Pastor Anthony Forsyth
Covenant Love and Faithfulness in Brutal Circumstances
Updated: Jan 27
When I was first saved I soon immersed myself into the Christian subculture. Like so many baby believers, to some degree, I mistook it for sanctification. In my teenage years, I had not only my first Christian books but Christian albums (vinyl in those days) and Christian posters.
One of the posters I had was, as I recall it now, of a kitten curled up with a duckling. A cute picture accompanied by a Bible verse wrenched from its context. The verse in question was Lamentations 3:22-23: "The steadfast love of the Lord never ceases; His mercies never come to an end; they are new every morning; great is Your faithfulness."
I'm not sure exactly why the picture was deemed appropriate to the verses (or vice versa). Perhaps the carnivorous kitten seemingly protecting the helpless duckling was considered to be representative of a sovereign God loving humanity. I suspect it involved little more than, "Aw! That's cute!" Either way, the picture seems to me to be wholly inappropriate for Lamentations 3 as any inclusion of surrounding context would make clear.
The Septuagint (Greek translation) of Lamentations has an opening paragraph that is not in our Hebrew Bibles. Probably a later addition (hence it not being in your Bible), it nevertheless gives us a succinct summary of the backdrop to the book. "And it came to pass after Israel had been taken captive and Jerusalem had been laid waste, Jeremiah sat weeping and lamented this lament over Jerusalem, and said….”
Poor Jeremiah! For years he had prophesied and warned Jerusalem of the coming judgement. For that ministry, he was mocked, beaten, imprisoned and rejected. The people wanted to hear the "best life now" preachers of the day - "tell me lies, tell me sweet little lies!" And yet his warnings went unheeded and he got to witness the fruit of that rejection.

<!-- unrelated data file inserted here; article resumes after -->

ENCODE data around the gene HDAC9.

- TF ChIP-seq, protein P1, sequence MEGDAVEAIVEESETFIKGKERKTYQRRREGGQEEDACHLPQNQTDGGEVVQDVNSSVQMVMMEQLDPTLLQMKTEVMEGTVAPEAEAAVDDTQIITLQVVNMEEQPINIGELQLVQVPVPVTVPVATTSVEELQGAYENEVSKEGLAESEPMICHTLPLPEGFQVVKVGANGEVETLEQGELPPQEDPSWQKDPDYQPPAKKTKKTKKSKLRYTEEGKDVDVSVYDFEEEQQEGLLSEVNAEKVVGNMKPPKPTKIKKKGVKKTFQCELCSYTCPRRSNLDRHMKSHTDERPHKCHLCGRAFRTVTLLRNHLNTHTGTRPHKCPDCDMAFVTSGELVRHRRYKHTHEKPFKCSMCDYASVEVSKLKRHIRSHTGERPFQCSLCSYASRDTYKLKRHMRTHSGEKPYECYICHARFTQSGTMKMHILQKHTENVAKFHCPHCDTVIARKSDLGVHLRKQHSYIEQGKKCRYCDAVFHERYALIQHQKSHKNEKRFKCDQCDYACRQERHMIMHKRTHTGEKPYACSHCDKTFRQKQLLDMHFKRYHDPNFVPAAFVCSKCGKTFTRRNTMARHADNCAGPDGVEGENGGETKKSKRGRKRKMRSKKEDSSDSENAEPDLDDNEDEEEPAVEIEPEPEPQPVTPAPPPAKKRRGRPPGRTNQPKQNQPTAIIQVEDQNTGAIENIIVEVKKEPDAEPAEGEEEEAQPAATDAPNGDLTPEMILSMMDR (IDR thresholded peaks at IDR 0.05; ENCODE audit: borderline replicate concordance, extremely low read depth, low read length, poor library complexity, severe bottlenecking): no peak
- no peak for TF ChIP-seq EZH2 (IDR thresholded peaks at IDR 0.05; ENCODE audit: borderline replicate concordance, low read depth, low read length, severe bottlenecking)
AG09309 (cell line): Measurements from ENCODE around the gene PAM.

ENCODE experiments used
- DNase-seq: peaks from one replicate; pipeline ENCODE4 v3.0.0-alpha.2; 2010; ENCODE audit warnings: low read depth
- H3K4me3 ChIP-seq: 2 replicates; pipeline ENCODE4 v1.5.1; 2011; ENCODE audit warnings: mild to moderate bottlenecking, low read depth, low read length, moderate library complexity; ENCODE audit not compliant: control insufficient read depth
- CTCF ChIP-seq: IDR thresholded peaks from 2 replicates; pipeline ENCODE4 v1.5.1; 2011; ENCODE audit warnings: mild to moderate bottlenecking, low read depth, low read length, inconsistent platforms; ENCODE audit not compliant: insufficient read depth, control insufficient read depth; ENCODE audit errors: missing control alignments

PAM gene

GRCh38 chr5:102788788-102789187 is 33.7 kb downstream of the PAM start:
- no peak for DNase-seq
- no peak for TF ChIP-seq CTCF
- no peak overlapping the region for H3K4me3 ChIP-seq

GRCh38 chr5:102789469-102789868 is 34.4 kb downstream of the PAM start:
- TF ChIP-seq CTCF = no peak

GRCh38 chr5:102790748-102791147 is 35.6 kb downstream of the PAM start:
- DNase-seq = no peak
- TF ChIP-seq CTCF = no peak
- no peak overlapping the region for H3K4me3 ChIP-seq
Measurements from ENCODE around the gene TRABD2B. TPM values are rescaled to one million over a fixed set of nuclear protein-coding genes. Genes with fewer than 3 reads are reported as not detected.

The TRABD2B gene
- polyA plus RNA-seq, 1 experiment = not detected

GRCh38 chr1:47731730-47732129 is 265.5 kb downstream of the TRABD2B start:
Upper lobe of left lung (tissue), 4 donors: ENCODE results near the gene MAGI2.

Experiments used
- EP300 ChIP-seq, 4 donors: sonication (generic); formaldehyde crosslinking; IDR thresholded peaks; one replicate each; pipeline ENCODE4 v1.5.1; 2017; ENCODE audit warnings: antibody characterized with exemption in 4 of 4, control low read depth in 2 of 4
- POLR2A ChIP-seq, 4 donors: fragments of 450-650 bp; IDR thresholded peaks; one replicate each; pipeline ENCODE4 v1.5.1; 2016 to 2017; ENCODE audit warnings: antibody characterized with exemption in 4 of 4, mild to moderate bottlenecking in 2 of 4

Lamentations 3 is a hard passage to read, but read it we must. And we shall. Right from the beginning, it is clear that Jeremiah understands that this is God's sovereign judgement on Israel, but at the same time, he sees himself, as a member of that nation, as being a recipient of God's wrath. Consider the first 3 verses: "I am the man who has seen affliction under the rod of His wrath; He has driven and brought me into darkness without any light; surely against me, He turns His hand, again and again, the whole day long."
Jeremiah's description goes beyond the nation's suffering and speaks of his own physical and mental devastation. "He has made my flesh and my skin waste away; He has broken my bones; He has besieged and enveloped me with bitterness and tribulation; He has made me dwell in darkness like the dead of long ago. He has walled me about so that I cannot escape; He has made my chains heavy; though I call and cry for help, He shuts out my prayer; He has blocked my ways with blocks of stones; He has made my paths crooked." (v4-9)
It never backs off and only intensifies as the chapter progresses. He uses vivid and brutal descriptions of God actively targeting him for harm. He speaks of Him as a bear or a lion crouching silently awaiting His prey to pounce upon him. "He is a bear lying in wait for me, a lion in hiding; He turned aside my steps and tore me to pieces; He has made me desolate; He bent his bow and set me as a target for his arrow. He drove into my kidneys the arrows of his quiver." (v10-13)
God's judgement of Israel is unrelenting and His chosen prophet, despite being the one to warn of its arrival, is not immune from it. Moreover, it seems as if, because of his ministry, his righteousness and his love for the things of God, it hurt him most of all. Those who care the most invariably hurt the most. There is no hint of "told you so" from Jeremiah - that wounds of this judgement simply compound the pain of rejection he still feels.
"I have become the laughingstock of all peoples, the object of their taunts all day long. He has filled me with bitterness; He has sated me with wormwood. He has made my teeth grind on gravel, and made me cower in ashes; my soul is bereft of peace; I have forgotten what happiness is; so I say, My endurance has perished; so has my hope from the Lord." (v14-18) Jeremiah is beaten, broken, depressed, and, most shockingly, bereft of hope. He has no assurance that God will relent from wave after wave of attack.
Many of us have been in such a place; a place where our souls are bereft of peace, where we don't remember what it is to be happy, and our endurance and hope are gone. Perhaps we were tempted to turn away from the hand that so brutally beat us. Perhaps we did.